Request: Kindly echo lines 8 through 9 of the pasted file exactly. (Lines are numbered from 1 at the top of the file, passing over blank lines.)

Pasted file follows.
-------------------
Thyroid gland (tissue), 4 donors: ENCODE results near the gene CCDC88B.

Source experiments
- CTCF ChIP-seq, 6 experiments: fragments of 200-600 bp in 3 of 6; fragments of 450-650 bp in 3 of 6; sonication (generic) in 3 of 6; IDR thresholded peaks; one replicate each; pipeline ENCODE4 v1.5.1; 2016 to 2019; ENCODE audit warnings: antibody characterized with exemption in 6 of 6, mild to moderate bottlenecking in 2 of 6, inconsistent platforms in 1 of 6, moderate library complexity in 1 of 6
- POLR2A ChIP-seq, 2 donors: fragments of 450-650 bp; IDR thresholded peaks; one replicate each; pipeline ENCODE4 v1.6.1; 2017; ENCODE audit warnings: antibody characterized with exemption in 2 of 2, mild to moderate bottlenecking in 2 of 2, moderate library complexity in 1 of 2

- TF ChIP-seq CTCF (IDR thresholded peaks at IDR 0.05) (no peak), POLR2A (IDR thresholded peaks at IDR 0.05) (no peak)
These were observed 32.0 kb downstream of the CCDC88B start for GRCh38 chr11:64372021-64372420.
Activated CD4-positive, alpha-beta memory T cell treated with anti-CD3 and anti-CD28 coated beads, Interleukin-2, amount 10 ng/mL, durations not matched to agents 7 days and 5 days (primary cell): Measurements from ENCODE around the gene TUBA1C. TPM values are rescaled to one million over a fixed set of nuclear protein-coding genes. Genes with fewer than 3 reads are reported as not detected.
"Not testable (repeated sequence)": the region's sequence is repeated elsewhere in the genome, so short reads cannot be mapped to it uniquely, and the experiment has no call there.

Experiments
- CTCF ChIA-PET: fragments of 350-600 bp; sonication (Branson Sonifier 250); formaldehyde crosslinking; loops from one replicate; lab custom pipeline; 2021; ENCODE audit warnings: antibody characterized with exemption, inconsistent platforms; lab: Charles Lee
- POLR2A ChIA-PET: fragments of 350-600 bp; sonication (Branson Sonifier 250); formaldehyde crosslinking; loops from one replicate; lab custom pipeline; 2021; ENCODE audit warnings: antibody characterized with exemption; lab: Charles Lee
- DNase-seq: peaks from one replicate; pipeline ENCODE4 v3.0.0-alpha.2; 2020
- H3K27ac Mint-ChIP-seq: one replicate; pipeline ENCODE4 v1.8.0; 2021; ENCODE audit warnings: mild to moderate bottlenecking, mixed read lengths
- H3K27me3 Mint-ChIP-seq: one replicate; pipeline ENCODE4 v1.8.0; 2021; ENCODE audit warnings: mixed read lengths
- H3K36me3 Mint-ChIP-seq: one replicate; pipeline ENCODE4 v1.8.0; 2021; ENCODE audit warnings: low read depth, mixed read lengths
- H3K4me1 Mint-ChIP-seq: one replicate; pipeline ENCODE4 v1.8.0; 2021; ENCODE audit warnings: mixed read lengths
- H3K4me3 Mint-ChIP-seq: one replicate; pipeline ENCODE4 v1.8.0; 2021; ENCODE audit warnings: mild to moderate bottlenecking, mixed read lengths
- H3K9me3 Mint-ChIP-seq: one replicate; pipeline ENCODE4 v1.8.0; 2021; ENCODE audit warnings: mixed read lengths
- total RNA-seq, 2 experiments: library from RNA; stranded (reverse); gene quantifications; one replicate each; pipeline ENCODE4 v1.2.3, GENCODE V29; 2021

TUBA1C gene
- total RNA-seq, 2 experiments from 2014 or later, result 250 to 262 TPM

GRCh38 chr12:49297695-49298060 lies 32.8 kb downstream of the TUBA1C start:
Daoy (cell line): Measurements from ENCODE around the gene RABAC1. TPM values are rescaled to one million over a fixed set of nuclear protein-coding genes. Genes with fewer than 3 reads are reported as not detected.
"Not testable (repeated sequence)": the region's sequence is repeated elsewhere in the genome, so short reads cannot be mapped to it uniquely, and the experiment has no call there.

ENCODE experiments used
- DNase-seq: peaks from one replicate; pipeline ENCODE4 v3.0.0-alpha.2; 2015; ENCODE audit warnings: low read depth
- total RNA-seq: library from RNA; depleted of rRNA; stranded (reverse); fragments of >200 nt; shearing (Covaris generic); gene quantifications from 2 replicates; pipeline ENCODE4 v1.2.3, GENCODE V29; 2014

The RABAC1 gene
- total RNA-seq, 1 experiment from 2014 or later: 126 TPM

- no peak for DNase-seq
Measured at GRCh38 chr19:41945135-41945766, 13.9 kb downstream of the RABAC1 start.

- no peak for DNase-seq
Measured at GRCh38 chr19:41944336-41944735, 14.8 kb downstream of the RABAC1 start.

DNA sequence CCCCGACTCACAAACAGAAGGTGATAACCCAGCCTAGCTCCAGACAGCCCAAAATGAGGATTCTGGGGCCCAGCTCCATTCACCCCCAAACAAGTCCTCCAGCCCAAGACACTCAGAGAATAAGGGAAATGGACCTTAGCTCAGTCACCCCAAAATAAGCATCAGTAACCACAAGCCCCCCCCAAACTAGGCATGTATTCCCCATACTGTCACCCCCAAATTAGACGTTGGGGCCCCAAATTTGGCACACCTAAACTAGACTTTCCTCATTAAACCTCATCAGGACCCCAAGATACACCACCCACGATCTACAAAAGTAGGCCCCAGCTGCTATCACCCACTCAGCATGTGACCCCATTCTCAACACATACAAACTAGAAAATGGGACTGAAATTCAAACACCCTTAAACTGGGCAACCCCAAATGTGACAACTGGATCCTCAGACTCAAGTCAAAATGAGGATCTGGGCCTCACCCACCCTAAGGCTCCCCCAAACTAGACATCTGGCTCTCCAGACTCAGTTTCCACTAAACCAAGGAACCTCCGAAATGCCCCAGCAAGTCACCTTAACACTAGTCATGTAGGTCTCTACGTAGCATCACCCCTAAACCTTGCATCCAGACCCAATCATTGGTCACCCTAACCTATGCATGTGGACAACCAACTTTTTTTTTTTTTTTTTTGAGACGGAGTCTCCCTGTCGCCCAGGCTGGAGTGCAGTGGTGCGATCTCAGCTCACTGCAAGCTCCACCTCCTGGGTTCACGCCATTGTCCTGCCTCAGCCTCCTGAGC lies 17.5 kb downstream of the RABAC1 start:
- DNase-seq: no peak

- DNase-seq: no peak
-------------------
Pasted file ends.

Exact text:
"Not testable (repeated sequence)": the region's sequence is repeated elsewhere in the genome, so short reads cannot be mapped to it uniquely, and the experiment has no call there.

Experiments